Thoughts from the Wet Coast

The musings of an ASP.NET Developer from Canada's We(s)t Coast

DNN Development Tips:9 - Using Moq, the “It” class

Tags: testing moq It
Last Modified: May 2 2017
Oct 22 2014

In a previous article in this series of blog posts, I introduced Moq (Mock-you) – the mocking framework we are using in DNN to generate Mock objects for testing.

In this article I will start to dive deeper into this framework by looking at the unusually named “It” class.

What is “It”?

“It” is a static helper class that provides 4 static methods that allows testers to match a method invocation with an arbitrary value, with a value in a specified range, or even one that matches a given predicate.

The four methods it provides are:

  1. Is(Expression>)
  2. IsAny
  3. IsInRange(TValue from, TValue to, Range rangeKind)
  4. IsRegex(string regex) (+ overloads)

    The name of the class, while it appears strange, allows us to write readable tests.

    For example, continuing our use of the VocabularyController class, lets look at a test for the AddVocabulary method.  Listing 1 shows the AddVocabulary method.

    Listing 1: The AddVocabulary method of VocabularyController

       1:  public int AddVocabulary(Vocabulary vocabulary)
       2:  {
       3:      //Argument Contract
       4:      Requires.NotNull("vocabulary", vocabulary);
       5:      Requires.PropertyNotNullOrEmpty("vocabulary", "Name", vocabulary.Name);
       6:      Requires.PropertyNotNegative("vocabulary", "ScopeTypeId", vocabulary.ScopeTypeId);
       7:   
       8:      vocabulary.VocabularyId = _DataService.AddVocabulary(vocabulary, UserController.Instance.GetCurrentUserInfo().UserID);
       9:   
      10:      //Refresh Cache
      11:      DataCache.RemoveCache(_CacheKey);
      12:   
      13:      return vocabulary.VocabularyId;
      14:  }

    As in the previous article, one of the tests we need to write is a test that confirms that the VocabularyId property of the vocabulary is set to the value returned from the call to the DataService (line 8).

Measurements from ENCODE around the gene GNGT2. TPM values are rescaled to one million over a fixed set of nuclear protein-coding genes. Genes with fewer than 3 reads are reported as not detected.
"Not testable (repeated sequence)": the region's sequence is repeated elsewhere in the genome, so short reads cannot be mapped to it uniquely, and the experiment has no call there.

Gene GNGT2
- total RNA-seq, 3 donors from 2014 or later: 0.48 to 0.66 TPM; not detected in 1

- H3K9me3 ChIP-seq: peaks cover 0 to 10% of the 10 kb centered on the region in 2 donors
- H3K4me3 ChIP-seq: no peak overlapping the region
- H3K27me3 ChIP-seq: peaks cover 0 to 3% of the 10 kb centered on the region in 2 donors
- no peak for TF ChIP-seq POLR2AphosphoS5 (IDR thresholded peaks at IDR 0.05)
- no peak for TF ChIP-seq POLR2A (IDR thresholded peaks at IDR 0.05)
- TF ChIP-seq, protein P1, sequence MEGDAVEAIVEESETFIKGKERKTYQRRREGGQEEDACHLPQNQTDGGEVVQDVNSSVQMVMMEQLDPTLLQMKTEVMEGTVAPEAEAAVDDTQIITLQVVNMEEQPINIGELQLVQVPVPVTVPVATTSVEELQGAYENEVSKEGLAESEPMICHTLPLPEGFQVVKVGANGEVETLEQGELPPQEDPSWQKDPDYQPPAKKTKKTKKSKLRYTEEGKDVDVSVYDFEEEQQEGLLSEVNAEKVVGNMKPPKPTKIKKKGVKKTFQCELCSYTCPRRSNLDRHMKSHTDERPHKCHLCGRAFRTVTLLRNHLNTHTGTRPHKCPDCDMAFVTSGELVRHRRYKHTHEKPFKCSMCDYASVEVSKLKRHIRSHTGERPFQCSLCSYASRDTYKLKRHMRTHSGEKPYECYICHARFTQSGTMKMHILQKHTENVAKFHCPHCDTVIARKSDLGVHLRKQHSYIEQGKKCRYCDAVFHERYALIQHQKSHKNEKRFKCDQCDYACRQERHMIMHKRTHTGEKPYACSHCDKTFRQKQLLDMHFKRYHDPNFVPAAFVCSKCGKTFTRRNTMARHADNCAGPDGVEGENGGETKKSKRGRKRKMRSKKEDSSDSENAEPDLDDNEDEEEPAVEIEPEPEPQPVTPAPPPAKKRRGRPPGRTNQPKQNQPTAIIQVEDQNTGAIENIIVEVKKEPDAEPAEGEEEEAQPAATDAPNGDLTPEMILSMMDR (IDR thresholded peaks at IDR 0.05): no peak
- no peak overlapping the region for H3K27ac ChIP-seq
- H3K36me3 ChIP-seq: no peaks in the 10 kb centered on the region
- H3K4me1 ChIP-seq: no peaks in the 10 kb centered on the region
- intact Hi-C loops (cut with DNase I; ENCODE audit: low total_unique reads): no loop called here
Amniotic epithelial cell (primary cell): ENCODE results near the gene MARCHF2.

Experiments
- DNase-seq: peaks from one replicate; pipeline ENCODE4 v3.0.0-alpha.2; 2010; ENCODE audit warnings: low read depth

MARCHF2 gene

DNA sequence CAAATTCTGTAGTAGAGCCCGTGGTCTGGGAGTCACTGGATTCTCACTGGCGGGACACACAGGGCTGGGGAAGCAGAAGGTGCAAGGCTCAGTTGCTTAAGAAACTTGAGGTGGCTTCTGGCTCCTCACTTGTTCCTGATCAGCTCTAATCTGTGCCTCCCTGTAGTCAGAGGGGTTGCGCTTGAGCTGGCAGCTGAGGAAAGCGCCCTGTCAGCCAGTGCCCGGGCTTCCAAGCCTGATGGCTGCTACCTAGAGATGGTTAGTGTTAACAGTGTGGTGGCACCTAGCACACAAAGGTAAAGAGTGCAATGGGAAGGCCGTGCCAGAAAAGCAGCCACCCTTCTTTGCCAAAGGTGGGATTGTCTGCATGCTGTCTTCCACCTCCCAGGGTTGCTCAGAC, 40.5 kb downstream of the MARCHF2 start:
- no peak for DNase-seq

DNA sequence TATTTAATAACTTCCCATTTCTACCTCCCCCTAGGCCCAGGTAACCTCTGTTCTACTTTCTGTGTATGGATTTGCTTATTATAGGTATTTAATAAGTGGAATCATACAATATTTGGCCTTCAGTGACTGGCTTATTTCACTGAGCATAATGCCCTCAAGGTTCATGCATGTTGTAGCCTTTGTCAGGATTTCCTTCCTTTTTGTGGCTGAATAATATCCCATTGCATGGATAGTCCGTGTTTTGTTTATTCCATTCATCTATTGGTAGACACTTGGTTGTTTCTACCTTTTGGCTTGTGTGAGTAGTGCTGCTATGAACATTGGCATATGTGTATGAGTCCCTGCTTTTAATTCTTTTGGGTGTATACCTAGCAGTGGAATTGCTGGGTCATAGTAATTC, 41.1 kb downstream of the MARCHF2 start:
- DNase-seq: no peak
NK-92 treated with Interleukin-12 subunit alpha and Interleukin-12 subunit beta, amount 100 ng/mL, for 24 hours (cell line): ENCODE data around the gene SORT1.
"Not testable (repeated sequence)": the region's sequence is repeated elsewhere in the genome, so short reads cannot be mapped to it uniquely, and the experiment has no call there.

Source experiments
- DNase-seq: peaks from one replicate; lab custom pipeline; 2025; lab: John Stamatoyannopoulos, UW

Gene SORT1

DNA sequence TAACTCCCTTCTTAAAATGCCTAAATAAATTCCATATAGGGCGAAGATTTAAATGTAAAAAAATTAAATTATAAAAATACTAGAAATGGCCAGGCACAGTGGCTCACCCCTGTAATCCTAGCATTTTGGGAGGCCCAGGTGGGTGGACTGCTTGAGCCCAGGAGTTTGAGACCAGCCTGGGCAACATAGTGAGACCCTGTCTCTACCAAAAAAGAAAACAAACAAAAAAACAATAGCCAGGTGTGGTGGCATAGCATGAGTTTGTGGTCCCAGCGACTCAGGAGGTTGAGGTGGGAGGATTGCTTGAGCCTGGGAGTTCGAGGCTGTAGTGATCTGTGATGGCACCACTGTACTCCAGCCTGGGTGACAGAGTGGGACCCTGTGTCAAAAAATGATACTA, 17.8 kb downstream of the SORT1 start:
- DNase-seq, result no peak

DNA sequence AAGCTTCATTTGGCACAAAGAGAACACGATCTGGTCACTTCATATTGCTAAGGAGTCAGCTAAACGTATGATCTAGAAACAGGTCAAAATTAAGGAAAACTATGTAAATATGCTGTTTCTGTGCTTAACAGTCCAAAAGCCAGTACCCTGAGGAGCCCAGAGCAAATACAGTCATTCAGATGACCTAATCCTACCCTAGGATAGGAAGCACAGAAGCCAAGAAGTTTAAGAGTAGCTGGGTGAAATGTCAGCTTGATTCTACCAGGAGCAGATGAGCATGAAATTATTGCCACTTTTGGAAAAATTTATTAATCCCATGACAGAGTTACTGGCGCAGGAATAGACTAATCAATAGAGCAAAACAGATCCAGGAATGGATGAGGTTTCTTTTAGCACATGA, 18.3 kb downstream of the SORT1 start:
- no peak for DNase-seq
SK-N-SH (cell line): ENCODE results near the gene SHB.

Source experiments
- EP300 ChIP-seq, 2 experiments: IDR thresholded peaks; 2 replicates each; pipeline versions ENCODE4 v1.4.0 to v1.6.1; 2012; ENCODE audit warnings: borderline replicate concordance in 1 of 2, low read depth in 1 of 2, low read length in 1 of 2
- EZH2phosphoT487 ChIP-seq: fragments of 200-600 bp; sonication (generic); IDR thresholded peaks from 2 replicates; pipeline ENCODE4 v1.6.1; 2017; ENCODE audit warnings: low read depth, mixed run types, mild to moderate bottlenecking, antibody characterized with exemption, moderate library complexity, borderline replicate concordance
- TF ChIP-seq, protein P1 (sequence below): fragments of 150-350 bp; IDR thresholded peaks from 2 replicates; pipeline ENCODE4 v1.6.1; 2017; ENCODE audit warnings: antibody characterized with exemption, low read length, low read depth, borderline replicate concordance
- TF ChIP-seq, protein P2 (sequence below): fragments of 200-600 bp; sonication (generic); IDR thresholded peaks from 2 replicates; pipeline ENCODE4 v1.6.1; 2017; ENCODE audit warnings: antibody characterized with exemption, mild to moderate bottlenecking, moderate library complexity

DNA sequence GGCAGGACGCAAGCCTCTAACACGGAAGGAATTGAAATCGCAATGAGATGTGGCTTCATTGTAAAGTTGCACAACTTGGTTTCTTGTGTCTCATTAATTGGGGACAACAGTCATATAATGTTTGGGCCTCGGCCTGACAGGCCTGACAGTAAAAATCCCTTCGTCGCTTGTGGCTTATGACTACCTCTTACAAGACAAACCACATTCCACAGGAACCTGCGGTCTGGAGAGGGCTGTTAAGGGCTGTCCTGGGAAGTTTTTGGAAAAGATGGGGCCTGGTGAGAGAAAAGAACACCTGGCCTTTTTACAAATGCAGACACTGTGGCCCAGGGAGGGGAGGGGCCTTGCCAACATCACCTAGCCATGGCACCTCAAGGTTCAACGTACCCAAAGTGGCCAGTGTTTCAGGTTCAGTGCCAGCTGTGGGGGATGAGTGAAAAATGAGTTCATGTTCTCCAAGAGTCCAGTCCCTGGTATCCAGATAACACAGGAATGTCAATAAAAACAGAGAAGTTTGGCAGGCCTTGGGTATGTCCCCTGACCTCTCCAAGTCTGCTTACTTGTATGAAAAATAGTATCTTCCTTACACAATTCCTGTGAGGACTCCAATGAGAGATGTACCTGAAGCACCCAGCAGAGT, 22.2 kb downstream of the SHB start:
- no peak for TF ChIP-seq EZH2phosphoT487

Listing 2: Testing that the VocabularyController’s AddVocabulary method sets the VocabularyId correctly.

       1:  [Test]
       2:  public void VocabularyController_AddVocabulary_Sets_ValidId_On_Valid_Vocabulary()
       3:  {
       4:      //Arrange
       5:      Mock mockDataService = new Mock();
       6:      mockDataService.Setup(ds => ds.AddVocabulary(It.IsAny(), It.IsAny<int>()))
       7:                    .Returns(Constants.VOCABULARY_AddVocabularyId);
       8:   
       9:      VocabularyController vocabularyController = new VocabularyController(mockDataService.Object);
      10:   
      11:      Vocabulary vocabulary = ContentTestHelper.CreateValidVocabulary();
      12:   
      13:      //Act
      14:      vocabularyController.AddVocabulary(vocabulary);
      15:   
      16:      //Assert
      17:      Assert.AreEqual<int>(Constants.VOCABULARY_AddVocabularyId, vocabulary.VocabularyId);
      18:  }

    In this example we make use of the “It” class in the Setup method of the Mock.  This code is pretty self-explanatory.  In the set up, as long as the mock DataService’s AddVocabulary method is given any Vocabulary instance (It.IsAny()) and any integer (It.IsAny()) it should return a known VocabularyId (Constants.VOCABULARY.AddVocabularyId).

    The beauty of this class is it is clear what the methods are being used for.

    It.IsAny() – means accept any instance of IFoo

    It.Is(i => i%2 == 0) – means accept any even number (or any integer which is divisible by 2)

    For example:

    // given any value return true mock.Setup(foo => foo.Execute(It.IsAny<string>())).Returns(true);   // given any even number return true mock.Setup(foo => foo.Add(It.Is<int>(i => i % 2 == 0))).Returns(true);    // If the value is between 1 and 10 return true mock.Setup(foo => foo.Add(It.IsInRange<int>(0, 10, Range.Inclusive))).Returns(true);    // If the string matches the Regex [a-d]+, return "foo" mock.Setup(x => x.Execute(It.IsRegex("[a-d]+", RegexOptions.IgnoreCase))).Returns("foo");
     

    We can also use it in the Assert phase to verify that a method was called with a particular value..

    // assert Execute was called - with any string mock.Verify(foo => foo.Execute(It.IsAny<string>()));   // assert Add was called with an even number mock.Verify(foo => foo.Add(It.Is<int>(i => i % 2 == 0)));    // assert Add was called with a value between 1 and 10 return mock.Verify(foo => foo.Add(It.IsInRange<int>(0, 10, Range.Inclusive))); 

    The “It” class provides readable matching conditions and is an important part of the Moq framework.  In the next part of this series I will continue to dive deeper into this awesome mocking framework.

    Disclaimer

    The opinions expressed herein are my own personal opinions and do not represent my employer's view in anyway.

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